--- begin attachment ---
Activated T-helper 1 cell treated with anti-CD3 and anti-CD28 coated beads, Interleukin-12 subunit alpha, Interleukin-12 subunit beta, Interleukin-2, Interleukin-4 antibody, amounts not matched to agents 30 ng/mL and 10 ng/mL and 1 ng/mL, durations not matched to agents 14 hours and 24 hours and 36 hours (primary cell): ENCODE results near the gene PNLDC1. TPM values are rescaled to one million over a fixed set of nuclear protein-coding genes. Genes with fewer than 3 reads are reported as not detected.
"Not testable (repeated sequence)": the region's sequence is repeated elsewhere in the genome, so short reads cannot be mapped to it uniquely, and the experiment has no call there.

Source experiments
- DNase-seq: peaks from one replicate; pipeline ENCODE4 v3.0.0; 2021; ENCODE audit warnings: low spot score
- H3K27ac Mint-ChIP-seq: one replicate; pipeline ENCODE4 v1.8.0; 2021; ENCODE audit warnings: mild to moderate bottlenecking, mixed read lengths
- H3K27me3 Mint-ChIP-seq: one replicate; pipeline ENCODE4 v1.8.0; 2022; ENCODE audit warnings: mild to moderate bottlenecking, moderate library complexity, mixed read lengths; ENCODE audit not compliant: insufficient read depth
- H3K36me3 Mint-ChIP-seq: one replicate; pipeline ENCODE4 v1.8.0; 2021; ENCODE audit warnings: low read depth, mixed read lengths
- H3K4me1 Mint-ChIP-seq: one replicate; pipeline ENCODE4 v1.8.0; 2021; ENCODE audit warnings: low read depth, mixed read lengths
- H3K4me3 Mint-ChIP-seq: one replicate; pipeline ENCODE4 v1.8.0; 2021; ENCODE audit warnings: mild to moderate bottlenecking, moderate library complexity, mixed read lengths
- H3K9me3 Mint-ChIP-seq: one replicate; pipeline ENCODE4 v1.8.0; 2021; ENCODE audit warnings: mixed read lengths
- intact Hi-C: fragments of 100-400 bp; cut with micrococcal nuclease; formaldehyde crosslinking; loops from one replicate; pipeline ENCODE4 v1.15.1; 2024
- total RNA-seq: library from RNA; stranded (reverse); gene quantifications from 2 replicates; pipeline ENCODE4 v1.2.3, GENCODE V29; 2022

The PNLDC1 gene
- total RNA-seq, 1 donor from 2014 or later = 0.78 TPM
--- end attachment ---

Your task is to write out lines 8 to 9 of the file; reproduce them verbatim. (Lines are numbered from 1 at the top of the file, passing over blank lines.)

- H3K4me1 Mint-ChIP-seq: one replicate; pipeline ENCODE4 v1.8.0; 2021; ENCODE audit warnings: low read depth, mixed read lengths
- H3K4me3 Mint-ChIP-seq: one replicate; pipeline ENCODE4 v1.8.0; 2021; ENCODE audit warnings: mild to moderate bottlenecking, moderate library complexity, mixed read lengths